• Reply
    February 24, 2014 at 2:30 pm

    Awww what a really cute story! I also have really fond memories of The Legend of Zelda from my youth. It really shaped my views on heroic acts and bravery and that sticks with me to this day.

    My parents were poor when I was really young, but to shield me from it, they always made sure I had the latest console, even if we couldn’t afford very many games for it. One of my very first memories is playing the Ducktales video game– specifically the Himalayas level!

    Elyse @ Cuddly as a Cactus

    • Reply
      February 24, 2014 at 9:25 pm

      Ducktales! We did manage to rent that one and I LOVED IT. It totally makes sense that they remade it. Such a classic.

  • Reply
    Lady Geek Out
    February 24, 2014 at 7:30 pm

    Haha, what an adorable story! I was a big young when my brothers had their NES and I don’t think I bought my own console until university (Xbox 360). But I have fond memories of playing Duck Hunter when I was about 6!

    I also added my link to the linky!

    • Reply
      February 24, 2014 at 9:26 pm

      I love your cross stitch NES! Thanks for adding the link!

  • Reply
    February 25, 2014 at 6:14 am

    he he he, that is the best story ever! I have lots of nostalgia tied to Nintendo as that was the system we grew up on – it always makes me smile to hear sweet Nintendo related stories 🙂

  • Reply
    February 28, 2014 at 8:36 pm

    Great story. Such dedication from his mom. If you guys ever come across the maps, you HAVE to post them 🙂

    • Reply
      February 28, 2014 at 8:38 pm

      I’m gonna look for them next time we’re over.

  • Reply
    Open Thread: Childhood Console Wars | Mama Needs Mana
    March 15, 2014 at 12:52 am

    […] on my Facebook and Twitter pages a post by Gamer Wife about her Gadabout Gamers blog carnival. The theme for February was NEStalgia, and while I would have loved to participate, there was a slight issue. I never owned a […]

  • Reply
    Anastasia Catris
    May 26, 2014 at 6:43 am

    (Showing my age here) My first Nintendo console was the N64 and I remember that it was the first console I was completely addicted to! My dad had a Sega Megadrive when I was smaller, so I was definitely a Sega baby, but Nintendo was my childhood.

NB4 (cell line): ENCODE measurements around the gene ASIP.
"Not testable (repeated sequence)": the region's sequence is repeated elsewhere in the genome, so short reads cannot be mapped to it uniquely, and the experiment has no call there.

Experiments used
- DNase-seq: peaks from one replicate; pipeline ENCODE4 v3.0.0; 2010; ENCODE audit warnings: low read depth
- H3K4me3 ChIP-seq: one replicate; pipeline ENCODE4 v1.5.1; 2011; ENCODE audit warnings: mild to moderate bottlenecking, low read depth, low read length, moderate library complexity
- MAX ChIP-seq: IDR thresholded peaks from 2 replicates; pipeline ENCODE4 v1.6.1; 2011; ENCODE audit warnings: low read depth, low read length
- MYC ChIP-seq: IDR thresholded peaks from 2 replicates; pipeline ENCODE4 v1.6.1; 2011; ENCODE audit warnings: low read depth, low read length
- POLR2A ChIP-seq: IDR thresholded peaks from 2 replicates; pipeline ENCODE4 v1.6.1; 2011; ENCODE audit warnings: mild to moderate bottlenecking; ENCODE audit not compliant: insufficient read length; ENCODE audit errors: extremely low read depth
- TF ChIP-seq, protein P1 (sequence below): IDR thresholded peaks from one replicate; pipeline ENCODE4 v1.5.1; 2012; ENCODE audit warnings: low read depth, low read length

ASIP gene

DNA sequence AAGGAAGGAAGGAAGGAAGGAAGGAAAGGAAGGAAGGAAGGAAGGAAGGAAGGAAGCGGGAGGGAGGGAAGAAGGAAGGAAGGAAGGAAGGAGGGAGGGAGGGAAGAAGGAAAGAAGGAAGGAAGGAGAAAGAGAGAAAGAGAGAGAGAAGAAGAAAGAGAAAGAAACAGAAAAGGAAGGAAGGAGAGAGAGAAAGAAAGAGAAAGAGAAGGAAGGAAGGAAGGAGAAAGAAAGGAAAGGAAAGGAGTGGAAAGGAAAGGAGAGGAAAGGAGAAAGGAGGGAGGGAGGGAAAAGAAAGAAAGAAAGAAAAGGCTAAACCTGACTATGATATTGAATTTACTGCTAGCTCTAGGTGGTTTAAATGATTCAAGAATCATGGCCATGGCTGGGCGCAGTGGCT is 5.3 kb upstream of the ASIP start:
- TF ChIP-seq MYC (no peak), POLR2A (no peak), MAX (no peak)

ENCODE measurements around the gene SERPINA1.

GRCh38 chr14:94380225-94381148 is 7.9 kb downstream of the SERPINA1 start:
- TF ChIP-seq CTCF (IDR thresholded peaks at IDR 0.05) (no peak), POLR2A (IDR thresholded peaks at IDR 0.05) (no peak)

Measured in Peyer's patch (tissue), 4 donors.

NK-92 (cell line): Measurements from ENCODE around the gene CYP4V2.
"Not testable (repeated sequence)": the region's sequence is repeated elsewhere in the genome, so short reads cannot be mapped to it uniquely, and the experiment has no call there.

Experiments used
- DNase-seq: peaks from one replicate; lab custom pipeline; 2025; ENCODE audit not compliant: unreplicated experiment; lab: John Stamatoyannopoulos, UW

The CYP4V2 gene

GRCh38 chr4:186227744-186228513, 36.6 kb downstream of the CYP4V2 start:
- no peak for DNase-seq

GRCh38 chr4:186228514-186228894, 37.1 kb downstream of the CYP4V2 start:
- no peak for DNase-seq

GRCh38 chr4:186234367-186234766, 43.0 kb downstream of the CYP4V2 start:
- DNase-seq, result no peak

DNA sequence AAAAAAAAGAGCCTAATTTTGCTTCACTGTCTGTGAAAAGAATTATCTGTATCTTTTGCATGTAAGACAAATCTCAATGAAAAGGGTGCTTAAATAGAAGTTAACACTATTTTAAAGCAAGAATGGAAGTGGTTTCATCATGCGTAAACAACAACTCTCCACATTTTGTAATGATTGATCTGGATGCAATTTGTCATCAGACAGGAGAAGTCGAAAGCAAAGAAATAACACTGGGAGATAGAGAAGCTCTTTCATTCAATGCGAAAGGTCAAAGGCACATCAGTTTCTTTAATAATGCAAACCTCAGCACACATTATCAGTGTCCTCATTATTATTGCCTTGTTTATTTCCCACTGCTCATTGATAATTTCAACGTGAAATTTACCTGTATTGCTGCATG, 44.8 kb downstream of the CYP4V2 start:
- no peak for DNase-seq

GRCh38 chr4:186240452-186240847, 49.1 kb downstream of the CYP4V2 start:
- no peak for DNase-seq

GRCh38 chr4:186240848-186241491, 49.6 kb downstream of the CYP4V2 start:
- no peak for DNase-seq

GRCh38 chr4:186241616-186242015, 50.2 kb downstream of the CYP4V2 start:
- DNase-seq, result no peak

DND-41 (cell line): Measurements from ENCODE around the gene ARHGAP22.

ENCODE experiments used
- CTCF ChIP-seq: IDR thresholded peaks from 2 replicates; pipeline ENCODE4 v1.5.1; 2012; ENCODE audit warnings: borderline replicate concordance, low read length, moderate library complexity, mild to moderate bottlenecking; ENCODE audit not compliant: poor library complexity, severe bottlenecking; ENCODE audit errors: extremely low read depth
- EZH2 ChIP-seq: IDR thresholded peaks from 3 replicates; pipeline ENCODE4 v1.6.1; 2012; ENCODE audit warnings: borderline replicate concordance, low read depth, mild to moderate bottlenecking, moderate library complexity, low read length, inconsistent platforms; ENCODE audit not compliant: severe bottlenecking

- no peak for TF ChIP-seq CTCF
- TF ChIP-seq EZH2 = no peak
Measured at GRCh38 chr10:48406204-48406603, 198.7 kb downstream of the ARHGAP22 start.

It is a shame to hear about the WiiU sales, but one of the main issues with Nintendo is that they don’t bring in cross-platform games very often (xbox and Playstation have their exclusives, but so many of their titles are also available on both and the PC). Nintendo have tried it with a few games (such as Ghostbusters), but due to their poorer graphics, console gamers seem to look past them. Consequently they stick to their own material (Zelda, Mario, Kirby etc) and while these have huge fan followings, it doesn’t really allow for new fans.

    I personally LOVE Nintendo. I’m a huge Pokemon nerd and will continue to buy Zelda and Pokemon titles as long as Nintendo are creating them. But I just wish we could see them breaking out of the box as far as game content goes every so often 🙂

    • Reply
      May 26, 2014 at 11:27 am

      I’m currently listening to the audio book version of Console Wars, which gives an incredible look behind the scenes of the Genesis/SNES era, finishing with the N64 and the first Playstaton. I’m surprised that Nintendo hasn’t been even more aggressive with their nostalgia properties, like just making the entire catalog available to stream or something. But yeah, their crazy strict (in my experience, sometimes completely arbitrary) quality control has definitely made it harder for 3rd parties and put too much pressure on Nintendo proper to produce games, meaning they usually just recycle what they’ve already done.

  • Reply
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    Friday I'm In Love #73 - Gamerwife